Data without intelligence is dangerously misleading. Focus on the right users.

Startups love numbers. Data is king in the A/B testing world. Numbers allow entrepreneurs to quickly quantitative decisions with hard data. In this data-driven world it’s easy to forget that data without intelligence is dangerously misleading.

For example:

Back during World War II, the RAF lost a lot of planes to German anti-aircraft fire. So they decided to armor them up. But where to put the armor? The obvious answer was to look at planes that returned from missions, count up all the bullet holes in various places, and then put extra armor in the areas that attracted the most fire.

Obvious but wrong. As Hungarian-born mathematician Abraham Wald explained at the time, if a plane makes it back safely even though it has, say, a bunch of bullet holes in its wings, it means that bullet holes in the wings aren’t very dangerous. What you really want to do is armor up the areas that, on average, don’t have any bullet holes. Why? Because planes with bullet holes in those places never made it back. That’s why you don’t see any bullet holes there on the ones that do return.

From Kevin Drum’s article on

I see a lot of startups focus solely on increasing the number of users they have. I’ve received pitches from startups that say things like “Over 5,000 users have already signed up!”, and I’ll say “That’s fantastic but how many people are actively using your service?”. Total users are just bullet holes in the wing.

The right way to view total users

Looking at total users is a useful way to determine demand for an idea. If you haven’t launched yet and you already have over 1,000 users sign up, you can start gauging the market. Total users can help you quantify a market but it’s a poor way to measure the health of your startup.

Focusing on the right users.

User engagement is the metric you need to measure to understand if people like your execution. After you launch it’s not about how many users signed up, it’s about how often they interact with your product. The users who use your site three times a day are exponentially more important than the ones who check it once a month.

Focus on increasing user engagement. It’s a better indicator of the health of your startup.

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  • Alex4444

    I hadn’t thought about it in those terms before. Thanks Paul!

  • Very interesting; definitely makes me want to think twice whenever I use a set of data to make an assumption.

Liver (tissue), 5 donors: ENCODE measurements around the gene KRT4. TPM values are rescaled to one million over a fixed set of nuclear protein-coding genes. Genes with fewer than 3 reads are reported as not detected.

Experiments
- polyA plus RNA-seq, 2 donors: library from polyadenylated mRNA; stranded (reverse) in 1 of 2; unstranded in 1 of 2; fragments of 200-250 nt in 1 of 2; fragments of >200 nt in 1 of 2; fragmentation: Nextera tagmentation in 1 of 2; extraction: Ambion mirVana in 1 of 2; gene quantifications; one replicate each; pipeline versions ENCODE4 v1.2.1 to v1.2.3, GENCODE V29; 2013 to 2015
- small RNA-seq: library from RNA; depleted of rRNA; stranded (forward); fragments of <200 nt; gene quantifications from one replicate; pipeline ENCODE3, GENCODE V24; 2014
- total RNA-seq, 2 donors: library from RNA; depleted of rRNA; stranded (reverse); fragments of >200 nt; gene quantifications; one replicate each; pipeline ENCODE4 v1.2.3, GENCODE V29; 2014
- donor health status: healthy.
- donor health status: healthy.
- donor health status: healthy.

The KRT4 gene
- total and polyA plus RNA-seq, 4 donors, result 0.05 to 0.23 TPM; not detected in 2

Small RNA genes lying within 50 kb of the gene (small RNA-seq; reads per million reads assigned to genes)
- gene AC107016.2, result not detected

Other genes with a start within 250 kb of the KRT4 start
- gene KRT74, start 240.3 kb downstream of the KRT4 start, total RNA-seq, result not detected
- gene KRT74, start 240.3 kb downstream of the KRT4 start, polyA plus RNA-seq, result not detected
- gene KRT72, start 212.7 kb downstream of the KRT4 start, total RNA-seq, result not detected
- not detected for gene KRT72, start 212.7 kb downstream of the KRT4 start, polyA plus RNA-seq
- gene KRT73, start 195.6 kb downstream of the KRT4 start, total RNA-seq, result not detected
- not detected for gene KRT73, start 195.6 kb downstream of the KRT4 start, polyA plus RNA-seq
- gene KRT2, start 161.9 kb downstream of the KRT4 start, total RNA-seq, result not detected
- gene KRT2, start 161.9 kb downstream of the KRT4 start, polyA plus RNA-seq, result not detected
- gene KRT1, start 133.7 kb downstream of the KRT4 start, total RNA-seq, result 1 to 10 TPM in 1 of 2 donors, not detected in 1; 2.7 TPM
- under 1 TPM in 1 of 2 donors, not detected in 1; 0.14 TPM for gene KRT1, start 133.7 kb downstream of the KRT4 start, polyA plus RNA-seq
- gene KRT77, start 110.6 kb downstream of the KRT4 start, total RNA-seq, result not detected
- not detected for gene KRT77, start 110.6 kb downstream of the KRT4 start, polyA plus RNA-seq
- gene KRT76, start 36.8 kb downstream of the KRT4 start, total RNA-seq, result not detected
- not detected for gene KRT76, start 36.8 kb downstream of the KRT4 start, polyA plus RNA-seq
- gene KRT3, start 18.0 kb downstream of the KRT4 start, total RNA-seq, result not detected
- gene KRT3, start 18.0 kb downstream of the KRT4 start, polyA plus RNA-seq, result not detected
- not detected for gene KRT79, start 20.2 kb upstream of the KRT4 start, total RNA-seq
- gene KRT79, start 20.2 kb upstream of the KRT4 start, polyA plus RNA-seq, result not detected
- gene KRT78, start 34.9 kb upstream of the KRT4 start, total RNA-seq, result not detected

• Couldn’t agree more. We are focusing our metrics only on active (signed in in last 30 days) users, and also looking at actions/day as an engagement metric.

  • The problem is most companies don’t know how to track “user engagement”. Its not a number that something like Google Analytics can give you. The reason people trip over these irrelevant numbers such as registered users and page views is because thats the only data they know how to actively track. Dave McClure once said, “User Engagement is a depth, not a breadth, metric.” Yahoo has also done some interesting research on the topic:

    User engagement is really a mix of a lot of different metrics weighted differently for each business. Actions, context and motivation play a big part in engagement. To understand how your users are engaging with your company you need to understand exactly how they are using your product. Which features are they using the most? Do your users even know some features exist? Who are your “power users” or evangelists? Which users were lost because the on-boarding process was rough? Page views won’t give you these answers.

    Once you’re tracking the right things you’ll be able to quickly spot what needs improvement. Then you’ll ask: how do I get my users to engage more, tell their friends and come back tomorrow? How do I motivate users to behave in a way that is beneficial to both of us?

    I believe the next step is to leverage “gamification” to measure engagement and motivate users. That is why I started, to help companies understand how gamification can take their user engagement to the next level.

    • Anonymous

      Well thought out points (and nice hustle with the link at the end). Thanks for enriching the conversation!

    • AnandP

      Precisely why I made an invite-only network. I want my members to invite people who they feel will make quality contributions, which in turn benefits everyone involved.